Above all, London's creative resurgence is rooted in the city's changing sense of itself. For centuries, its most visible symbols have been its historic monuments: Tower Bridge, the Houses of Parliament, and so on. Since 2000, they've been joined by Tate Modern, a futuristic Ferris wheel in the London Eye, and the elongated oval office block that's officially named 30 St. Mary Axe, but which everyone calls the Gherkin. These new civic icons have topographically redefined the city — a picture of London nowadays is as likely to be of the Gherkin as of the Tower — and have re-rooted it in the present, not the past.
But the real symbol of contemporary London is the crane. You spot it all over the city, which has started the 21st century in a seemingly endless cycle of construction. A new financial district has been built in the disused dockyards to the east, and the old one rebuilt. East London's slums have gentrified, as have those south of Tate Modern. Heathrow, already Europe's biggest passenger airport, has been made even bigger with the accident-prone opening of Terminal 5 this spring. And a new forest of cranes hovers above what will be the main venues for the 2012 Olympics.
As the map of the city has changed, so have the faces of its 7-million-strong population. More than 300 different languages are spoken in London. And after decades of struggling to come to terms with Britain's colonial heritage as well as with its reluctant marriage to Europe, the city has learned to take pride in its ethnic diversity rather than be afraid of it. One in three Londoners was born in another country. Many now play defining roles in the city, including French soccer coach Arsène Wenger, Tanzanian architect David Adjaye, and German artists Wolfgang Tillmans and Tomma Abts.
"When I went to the Royal College of Art in the 1990s, the best thing about it was the lift," recalls Simon Waterfall, creative director of Poke, one of London's leading new-media design companies. "You could press a button and appear magically on a different floor to discover the best artists, car designers, silversmiths, and graphic designers. You could speak to any of them. There were no barriers of race or discipline. And for me, London is still very much like that. The cross-pollination gives rise to some truly talented people who want to be open to new ideas and different disciplines."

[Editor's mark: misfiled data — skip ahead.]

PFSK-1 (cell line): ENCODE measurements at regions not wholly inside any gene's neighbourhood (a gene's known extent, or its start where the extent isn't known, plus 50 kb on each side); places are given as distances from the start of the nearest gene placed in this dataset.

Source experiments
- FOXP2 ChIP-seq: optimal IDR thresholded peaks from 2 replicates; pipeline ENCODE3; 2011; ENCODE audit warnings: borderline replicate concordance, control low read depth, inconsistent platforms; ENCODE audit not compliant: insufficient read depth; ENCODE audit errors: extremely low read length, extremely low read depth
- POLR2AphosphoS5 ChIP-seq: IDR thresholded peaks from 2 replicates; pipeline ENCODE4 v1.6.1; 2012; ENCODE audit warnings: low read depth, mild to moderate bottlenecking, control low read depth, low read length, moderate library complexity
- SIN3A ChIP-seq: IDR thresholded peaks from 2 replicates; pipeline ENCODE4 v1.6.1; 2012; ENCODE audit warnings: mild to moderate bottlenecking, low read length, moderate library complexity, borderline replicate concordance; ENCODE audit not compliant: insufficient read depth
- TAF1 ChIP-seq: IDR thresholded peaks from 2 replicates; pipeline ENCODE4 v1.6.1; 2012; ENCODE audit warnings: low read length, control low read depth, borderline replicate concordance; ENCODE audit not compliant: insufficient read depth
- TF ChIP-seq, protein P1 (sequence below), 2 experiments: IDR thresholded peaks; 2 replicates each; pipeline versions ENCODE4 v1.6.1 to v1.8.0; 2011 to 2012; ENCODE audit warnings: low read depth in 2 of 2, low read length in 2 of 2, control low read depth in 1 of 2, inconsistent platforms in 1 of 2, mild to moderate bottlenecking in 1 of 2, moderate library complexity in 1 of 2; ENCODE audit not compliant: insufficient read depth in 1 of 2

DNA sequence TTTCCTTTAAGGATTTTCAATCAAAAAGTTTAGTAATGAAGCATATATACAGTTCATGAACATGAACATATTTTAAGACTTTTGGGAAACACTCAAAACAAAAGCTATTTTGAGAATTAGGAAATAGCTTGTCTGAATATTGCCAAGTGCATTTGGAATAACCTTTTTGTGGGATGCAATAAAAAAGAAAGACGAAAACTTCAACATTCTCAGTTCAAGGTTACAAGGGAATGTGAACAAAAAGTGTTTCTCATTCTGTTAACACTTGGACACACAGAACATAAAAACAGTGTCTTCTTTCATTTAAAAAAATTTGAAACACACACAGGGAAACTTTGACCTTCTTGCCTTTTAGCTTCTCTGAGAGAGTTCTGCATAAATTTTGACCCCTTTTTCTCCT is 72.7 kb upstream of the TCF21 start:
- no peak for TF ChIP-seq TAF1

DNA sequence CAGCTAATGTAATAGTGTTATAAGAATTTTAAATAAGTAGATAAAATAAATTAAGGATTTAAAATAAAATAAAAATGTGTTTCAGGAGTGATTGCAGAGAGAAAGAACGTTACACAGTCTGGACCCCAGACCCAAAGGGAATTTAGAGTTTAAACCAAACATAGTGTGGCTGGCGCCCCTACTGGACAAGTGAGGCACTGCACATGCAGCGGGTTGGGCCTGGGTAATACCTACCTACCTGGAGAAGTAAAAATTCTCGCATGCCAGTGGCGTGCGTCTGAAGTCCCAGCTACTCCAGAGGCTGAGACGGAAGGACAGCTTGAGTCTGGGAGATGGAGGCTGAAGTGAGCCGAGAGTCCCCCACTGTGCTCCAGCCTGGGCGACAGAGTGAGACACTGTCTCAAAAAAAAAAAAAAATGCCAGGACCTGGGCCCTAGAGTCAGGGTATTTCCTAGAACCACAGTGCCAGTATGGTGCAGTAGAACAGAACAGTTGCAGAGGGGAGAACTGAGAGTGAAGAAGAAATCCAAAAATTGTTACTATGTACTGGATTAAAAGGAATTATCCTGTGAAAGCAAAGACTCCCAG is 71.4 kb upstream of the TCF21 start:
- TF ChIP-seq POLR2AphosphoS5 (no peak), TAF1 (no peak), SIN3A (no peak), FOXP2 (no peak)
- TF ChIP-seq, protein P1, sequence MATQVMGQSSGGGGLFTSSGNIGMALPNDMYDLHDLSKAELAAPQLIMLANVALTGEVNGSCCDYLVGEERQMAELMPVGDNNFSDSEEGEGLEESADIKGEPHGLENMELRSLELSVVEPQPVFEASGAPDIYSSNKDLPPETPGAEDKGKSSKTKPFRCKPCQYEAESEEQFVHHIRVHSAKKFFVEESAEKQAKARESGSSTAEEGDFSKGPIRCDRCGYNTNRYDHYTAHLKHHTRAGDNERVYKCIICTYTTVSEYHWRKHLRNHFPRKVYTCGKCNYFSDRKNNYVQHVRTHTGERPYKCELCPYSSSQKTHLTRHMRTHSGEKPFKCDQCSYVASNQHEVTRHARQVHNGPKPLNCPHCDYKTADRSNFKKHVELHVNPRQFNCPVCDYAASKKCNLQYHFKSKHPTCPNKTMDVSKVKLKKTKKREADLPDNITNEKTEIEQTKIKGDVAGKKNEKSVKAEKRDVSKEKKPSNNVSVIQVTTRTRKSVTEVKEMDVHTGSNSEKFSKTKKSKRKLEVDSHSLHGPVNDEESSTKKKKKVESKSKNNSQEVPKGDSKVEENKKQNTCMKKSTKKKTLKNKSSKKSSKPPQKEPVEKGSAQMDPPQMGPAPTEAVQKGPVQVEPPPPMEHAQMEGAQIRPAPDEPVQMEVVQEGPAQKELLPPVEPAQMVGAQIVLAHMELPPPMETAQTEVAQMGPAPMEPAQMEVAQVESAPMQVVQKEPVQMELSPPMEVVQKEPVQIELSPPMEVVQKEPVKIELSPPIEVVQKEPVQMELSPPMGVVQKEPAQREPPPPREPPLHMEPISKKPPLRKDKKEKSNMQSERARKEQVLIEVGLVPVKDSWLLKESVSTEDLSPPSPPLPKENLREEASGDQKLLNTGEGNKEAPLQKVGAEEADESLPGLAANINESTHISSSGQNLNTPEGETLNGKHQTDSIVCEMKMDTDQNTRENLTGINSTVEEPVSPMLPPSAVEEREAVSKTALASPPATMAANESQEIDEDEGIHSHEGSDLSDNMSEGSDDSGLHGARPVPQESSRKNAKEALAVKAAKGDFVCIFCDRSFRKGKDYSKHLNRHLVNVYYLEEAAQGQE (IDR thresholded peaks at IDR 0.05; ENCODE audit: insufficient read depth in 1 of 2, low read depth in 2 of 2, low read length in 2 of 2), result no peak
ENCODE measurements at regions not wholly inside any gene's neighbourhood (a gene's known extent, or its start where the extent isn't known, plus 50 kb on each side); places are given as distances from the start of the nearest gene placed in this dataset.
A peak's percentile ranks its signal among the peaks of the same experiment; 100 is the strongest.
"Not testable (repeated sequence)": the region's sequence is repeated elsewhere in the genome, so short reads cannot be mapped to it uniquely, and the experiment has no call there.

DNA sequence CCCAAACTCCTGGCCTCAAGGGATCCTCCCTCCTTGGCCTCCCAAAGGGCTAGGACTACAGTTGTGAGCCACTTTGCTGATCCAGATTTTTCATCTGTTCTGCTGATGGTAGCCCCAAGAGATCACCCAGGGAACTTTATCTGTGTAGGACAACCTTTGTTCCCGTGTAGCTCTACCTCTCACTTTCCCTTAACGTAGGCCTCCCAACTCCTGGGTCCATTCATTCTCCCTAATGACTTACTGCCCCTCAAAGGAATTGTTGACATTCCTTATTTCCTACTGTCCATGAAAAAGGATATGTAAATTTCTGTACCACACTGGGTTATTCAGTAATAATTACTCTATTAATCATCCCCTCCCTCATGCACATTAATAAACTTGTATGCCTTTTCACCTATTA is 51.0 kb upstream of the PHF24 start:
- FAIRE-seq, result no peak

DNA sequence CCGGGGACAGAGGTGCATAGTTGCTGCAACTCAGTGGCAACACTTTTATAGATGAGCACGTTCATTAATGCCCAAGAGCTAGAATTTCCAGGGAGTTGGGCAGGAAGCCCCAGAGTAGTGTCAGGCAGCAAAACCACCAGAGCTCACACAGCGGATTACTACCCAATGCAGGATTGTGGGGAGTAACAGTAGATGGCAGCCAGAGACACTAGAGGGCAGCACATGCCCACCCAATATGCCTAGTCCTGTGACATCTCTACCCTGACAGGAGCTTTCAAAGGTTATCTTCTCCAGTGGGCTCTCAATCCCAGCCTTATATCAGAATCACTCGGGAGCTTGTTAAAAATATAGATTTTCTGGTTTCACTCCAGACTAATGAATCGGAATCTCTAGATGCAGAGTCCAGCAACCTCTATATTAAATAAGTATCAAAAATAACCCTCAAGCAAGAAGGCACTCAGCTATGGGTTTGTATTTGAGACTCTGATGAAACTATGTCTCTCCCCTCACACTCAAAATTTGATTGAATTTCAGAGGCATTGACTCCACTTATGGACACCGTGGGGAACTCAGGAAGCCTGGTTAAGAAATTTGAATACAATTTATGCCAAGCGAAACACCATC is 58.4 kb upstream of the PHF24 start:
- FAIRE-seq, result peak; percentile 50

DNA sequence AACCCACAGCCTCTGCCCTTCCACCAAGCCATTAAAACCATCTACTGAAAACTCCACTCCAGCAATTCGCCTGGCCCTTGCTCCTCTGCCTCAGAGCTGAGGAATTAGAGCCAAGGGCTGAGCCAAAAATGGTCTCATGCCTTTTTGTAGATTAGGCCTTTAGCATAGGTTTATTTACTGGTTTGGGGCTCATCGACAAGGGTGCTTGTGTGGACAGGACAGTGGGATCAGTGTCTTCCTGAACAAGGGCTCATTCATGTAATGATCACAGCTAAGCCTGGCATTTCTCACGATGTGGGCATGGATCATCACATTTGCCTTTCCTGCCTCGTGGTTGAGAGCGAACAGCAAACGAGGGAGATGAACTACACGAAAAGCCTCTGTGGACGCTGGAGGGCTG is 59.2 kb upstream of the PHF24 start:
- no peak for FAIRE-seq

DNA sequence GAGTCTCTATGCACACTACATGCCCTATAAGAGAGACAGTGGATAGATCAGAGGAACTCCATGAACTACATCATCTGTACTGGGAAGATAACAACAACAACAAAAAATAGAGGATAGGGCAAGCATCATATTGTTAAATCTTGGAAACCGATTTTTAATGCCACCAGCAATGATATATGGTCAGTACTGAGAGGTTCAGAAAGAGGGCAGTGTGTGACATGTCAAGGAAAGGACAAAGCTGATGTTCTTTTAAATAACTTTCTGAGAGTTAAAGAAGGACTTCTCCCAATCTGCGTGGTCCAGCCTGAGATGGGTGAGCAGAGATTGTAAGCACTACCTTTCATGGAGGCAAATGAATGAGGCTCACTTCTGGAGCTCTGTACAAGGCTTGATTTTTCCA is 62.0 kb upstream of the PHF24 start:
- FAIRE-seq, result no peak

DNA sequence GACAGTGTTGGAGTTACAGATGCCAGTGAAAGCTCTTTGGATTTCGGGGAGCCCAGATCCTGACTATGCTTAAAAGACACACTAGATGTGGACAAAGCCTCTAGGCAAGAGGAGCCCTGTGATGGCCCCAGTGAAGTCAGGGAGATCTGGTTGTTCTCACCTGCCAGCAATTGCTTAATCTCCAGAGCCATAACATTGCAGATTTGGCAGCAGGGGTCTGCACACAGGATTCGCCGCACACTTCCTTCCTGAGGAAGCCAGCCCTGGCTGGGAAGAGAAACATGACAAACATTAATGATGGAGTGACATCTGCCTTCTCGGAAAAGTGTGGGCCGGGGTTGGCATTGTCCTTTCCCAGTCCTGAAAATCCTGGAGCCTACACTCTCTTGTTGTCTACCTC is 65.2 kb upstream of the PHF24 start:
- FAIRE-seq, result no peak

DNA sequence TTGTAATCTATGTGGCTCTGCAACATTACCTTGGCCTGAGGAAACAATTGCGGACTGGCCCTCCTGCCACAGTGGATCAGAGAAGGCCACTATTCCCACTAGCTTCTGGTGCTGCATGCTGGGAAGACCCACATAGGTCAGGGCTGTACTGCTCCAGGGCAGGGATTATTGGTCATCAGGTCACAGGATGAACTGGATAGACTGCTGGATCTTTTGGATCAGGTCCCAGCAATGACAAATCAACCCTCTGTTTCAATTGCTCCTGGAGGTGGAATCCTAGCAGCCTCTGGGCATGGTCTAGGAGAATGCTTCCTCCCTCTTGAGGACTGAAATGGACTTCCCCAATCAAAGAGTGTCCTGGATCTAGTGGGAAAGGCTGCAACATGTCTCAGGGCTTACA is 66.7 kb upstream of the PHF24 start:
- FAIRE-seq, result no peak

The cradle of London's creativity has always been its art and design schools, which are easily the best in Britain, and among the best in the world. The universities in other British cities — Oxford, Cambridge, Manchester, and Edinburgh — beat London's academically but not when it comes to creativity. The RCA attracts the finest art and design graduates. Music students flock to the Royal College of Music, and would-be actors to the Royal Academy of Dramatic Art. Architecture graduates head for the Architectural Association or the Bartlett.
There are now more than 50,000 students at London's art and design schools, compared with 10,000 in Shanghai and fewer than 1,500 in Paris. They pack out art openings and fill the city's bars, clubs, and museums. Many come from other countries, but stay on in London after finishing their studies, bringing new ideas and fresh perspectives. Think of Iraqi-born Zaha Hadid's impact on architecture or of Israeli-born Ron Arad's on furniture design; both of them studied at the Architectural Association. "The art and design schools are incredible — a fantastic resource and constant source of inspiration," says Bailey of Burberry. "They're completely global in their reach but absolutely British in attitude."
One problem in the past was Britain's weakness at manufacturing, which explains why so few of London's industrial, furniture, and fashion-design graduates were commercially successful. Digital technology has changed that. "It has encouraged people in London to think and work globally," Bailey says. Designers now send information to factories all over the world. That's how a London-based designer like Jasper Morrison can work with Muji in Japan, Samsung in Korea, and Vitra in Switzerland; Marc Newson can partner with Qantas in Australia, Smeg in Italy, and Swarovski in Austria.
Another fillip was the availability of cheap workspace. While the burgeoning financial sector was settling into derelict dockyards in the 1990s, London's creatives were commandeering disused warehouses and factories in rundown industrial areas such as Clerkenwell and Shoreditch. Take the dozen or so streets in East London, north of Bethnal Green Road and east of Shoreditch High Street. Back in the late 19th century, this was the poorest part of the city as well as the sleaziest and most dangerous — Arthur Morrison's 1896 novel A Child of Jago was set in its slums. By 1900, those slums had been cleared and replaced by decent housing, schools, and a row of tea warehouses along Bethnal Green Road. Many of those buildings were abandoned in the 1980s and 1990s but have since opened up again.